Finasteride requires a prescription. Through Hims, you can talk to a healthcare professional and determine if finasteride is right for you.

A few more pros of finasteride: When it was investigated as a potential solution for hair loss, researchers discovered that about 83 percent of men who took finasteride during clinical trials stopped losing hair. 

Additionally, 66 percent of men experienced hair growth after regularly taking the drug for two years.

While finasteride works great all by itself, it’s even more powerful when used alongside minoxidil. 

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grow new hair or your money back

Using Minoxidil for Hair Loss

If you’re dealing with male pattern baldness and longing for a fuller head of hair, there is hope—and it may just come in the form of minoxidil. 

Schedule time with a healthcare provider to go over your hair loss and ask if minoxidil could be the right fit for you to encourage hair regrowth. 

Another thing to ask: Whether you may benefit from the combination of minoxidil and finasteride. 

12 Sources

Hims & Hers has strict sourcing guidelines to ensure our content is accurate and current. We rely on peer-reviewed studies, academic research institutions, and medical associations. We strive to use primary sources and refrain from using tertiary references.

  1. Androgenetic Alopecia. Medline Plus. Retrieved from https://medlineplus.gov/genetics/condition/androgenetic-alopecia/
  2. Kinter, K., Anekar, A., (2021, January). Biochemistry, Dihydrotestosterone. StatPearls. Retrieved from https://www.ncbi.nlm.nih.gov/books/NBK557634/
  3. Cranwell, W., Sinclair, R., (2000). Male Androgenetic Alopecia. Endotext. Retrieved from https://www.ncbi.nlm.nih.gov/books/NBK278957/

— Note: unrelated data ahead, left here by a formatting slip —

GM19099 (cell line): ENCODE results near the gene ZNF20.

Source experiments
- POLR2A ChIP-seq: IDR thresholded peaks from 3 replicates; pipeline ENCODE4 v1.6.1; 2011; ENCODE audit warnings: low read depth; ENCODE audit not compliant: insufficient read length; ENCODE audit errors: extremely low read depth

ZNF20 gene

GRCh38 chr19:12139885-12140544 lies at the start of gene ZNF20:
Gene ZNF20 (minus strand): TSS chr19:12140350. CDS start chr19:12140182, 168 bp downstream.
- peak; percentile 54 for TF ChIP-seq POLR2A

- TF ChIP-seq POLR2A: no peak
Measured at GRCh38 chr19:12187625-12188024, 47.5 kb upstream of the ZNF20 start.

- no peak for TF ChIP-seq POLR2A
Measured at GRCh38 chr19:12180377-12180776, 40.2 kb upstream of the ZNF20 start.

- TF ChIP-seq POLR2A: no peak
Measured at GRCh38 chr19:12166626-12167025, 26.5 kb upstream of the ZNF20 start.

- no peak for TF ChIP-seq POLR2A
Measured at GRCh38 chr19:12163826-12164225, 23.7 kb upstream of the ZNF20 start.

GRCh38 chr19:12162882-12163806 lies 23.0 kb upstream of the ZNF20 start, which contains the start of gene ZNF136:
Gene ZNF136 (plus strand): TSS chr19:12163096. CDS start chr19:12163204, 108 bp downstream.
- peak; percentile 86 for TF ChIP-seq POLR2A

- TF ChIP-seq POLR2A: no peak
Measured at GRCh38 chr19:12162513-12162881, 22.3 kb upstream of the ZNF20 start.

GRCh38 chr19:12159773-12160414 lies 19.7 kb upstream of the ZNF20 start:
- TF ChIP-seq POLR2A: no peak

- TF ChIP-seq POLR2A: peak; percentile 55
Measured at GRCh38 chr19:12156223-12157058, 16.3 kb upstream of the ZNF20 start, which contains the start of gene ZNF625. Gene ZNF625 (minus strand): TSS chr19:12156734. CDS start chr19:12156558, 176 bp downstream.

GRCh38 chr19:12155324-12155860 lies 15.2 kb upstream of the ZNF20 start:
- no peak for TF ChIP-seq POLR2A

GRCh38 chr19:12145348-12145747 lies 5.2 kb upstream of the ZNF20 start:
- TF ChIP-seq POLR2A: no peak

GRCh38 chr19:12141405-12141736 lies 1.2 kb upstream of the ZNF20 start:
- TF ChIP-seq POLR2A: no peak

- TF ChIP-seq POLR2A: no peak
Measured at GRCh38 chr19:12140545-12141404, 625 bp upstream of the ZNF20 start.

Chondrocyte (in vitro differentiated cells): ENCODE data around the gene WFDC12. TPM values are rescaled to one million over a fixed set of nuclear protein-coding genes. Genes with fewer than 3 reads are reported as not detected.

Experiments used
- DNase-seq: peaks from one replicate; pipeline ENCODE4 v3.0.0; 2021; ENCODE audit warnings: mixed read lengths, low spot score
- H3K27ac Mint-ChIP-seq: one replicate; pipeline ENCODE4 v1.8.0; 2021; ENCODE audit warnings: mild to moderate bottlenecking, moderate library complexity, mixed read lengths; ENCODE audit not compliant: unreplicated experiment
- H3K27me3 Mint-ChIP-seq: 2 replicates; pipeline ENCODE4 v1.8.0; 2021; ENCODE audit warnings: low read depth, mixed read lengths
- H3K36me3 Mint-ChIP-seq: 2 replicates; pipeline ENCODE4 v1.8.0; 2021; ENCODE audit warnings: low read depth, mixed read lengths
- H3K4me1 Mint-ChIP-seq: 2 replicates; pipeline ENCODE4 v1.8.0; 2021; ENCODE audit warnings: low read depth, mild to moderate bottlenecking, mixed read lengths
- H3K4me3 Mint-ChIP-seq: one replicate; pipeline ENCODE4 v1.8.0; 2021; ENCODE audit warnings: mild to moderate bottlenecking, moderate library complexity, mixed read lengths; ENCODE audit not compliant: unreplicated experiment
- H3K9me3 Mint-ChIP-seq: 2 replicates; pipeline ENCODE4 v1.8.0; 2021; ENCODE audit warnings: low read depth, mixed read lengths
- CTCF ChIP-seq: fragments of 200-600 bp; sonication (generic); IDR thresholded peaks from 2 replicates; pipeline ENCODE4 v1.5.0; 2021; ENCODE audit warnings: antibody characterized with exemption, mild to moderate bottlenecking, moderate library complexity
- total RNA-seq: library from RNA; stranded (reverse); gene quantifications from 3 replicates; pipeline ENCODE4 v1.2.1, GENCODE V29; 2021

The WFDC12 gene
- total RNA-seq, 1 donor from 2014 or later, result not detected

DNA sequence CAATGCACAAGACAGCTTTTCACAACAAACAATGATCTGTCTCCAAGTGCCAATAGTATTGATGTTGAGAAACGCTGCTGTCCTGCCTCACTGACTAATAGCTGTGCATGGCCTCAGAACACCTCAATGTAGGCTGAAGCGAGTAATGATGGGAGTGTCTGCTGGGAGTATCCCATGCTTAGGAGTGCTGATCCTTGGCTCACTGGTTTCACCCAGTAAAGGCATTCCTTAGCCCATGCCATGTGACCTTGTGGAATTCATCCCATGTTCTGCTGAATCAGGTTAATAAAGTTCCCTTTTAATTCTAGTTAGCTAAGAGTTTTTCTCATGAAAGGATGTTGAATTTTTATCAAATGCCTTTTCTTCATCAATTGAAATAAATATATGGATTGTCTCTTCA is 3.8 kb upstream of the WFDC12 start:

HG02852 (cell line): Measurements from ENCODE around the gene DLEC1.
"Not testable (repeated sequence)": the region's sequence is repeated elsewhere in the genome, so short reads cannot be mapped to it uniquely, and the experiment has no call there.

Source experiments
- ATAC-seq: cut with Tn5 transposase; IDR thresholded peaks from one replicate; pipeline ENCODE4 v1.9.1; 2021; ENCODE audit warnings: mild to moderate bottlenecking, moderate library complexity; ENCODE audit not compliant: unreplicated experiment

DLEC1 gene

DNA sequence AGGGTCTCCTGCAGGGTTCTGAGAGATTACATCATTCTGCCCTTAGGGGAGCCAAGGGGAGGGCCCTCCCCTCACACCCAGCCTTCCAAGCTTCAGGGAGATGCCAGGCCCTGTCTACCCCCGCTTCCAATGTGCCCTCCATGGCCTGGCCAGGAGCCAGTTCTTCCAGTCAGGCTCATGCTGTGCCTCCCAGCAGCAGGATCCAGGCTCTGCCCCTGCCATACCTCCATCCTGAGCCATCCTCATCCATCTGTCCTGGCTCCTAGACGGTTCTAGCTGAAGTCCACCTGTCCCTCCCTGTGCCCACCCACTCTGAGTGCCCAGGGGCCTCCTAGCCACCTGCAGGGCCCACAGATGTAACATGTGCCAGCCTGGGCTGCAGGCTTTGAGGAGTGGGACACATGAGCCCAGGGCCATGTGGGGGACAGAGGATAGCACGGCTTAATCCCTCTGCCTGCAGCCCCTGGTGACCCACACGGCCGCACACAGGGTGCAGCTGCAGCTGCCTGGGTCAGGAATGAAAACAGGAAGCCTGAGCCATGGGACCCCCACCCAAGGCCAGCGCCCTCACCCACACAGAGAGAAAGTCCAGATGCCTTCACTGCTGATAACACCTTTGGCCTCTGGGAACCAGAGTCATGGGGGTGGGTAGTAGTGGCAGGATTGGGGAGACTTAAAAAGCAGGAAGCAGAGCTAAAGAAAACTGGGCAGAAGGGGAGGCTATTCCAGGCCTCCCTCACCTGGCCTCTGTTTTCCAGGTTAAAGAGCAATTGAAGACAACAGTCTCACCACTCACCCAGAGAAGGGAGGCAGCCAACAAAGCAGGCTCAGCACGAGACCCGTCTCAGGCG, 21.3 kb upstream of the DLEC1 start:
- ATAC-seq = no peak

4. Minoxidil topical: MEDLINEPLUS drug information. (n.d.). Retrieved February 13, 2021, from https://medlineplus.gov/druginfo/meds/a689003.html
  5. Badri, T., Nessel, T.A. & Kumar, D.D. (2020, May 4). Minoxidil. StatPearls. Retrieved from https://www.ncbi.nlm.nih.gov/books/NBK482378/
  6. Suchonwanit, P., Thammarucha, S. & Leerunyakul, K. (2019). Minoxidil and its use in hair disorders: a review. Drug Design, Development and Therapy. 13, 2777–2786. Retrieved from https://www.ncbi.nlm.nih.gov/pmc/articles/PMC6691938/
  7. Messenger, A., Rundegren, J., (2004, February). Minoxidil: mechanisms of action of growth. J Dermatol, 150(2): 186-94. Retrieved from https://pubmed.ncbi.nlm.nih.gov/14996087/
  8. Urysiak-Czubatka, U., Kmiec, M., Broniarczyk=Dyla, G., (2014, August). Assessment of the usefulness of dihydrotestosterone in the diagnostics of patients with androgenetic alopecia. Advances in Dermatology and Allergology, 31(4): 207-215. Retrieved from https://www.ncbi.nlm.nih.gov/pmc/articles/PMC4171668/
  9. Finasteride (2018). Medline Plus. Retrieved from https://medlineplus.gov/druginfo/meds/a698016.html#why
  10. Drake, L., Hordinsky, M., Fiedler, V., et al. (1999, October). The effects of finasteride on scalp skin and serum androgen levels in men with androgenetic alopecia. The Journal of the American Academy of Dermatology, 41(4):550-4. Retrieved from https://pubmed.ncbi.nlm.nih.gov/10495374/
  11. McClellan, K., Markham, A., (1999, January). Finasteride: a review of its use in male pattern hair loss. Drugs, 57(1): 111-26. Retrieved from https://pubmed.ncbi.nlm.nih.gov/9951956/
  12. Highlights of prescribing information, U.S. Food and Drug Administration. Retrieved from https://www.accessdata.fda.gov/drugsatfda_docs/label/2014/020788s024lbl.pdf

This article is for informational purposes only and does not constitute medical advice. The information contained herein is not a substitute for and should never be relied upon for professional medical advice. Always talk to your doctor about the risks and benefits of any treatment.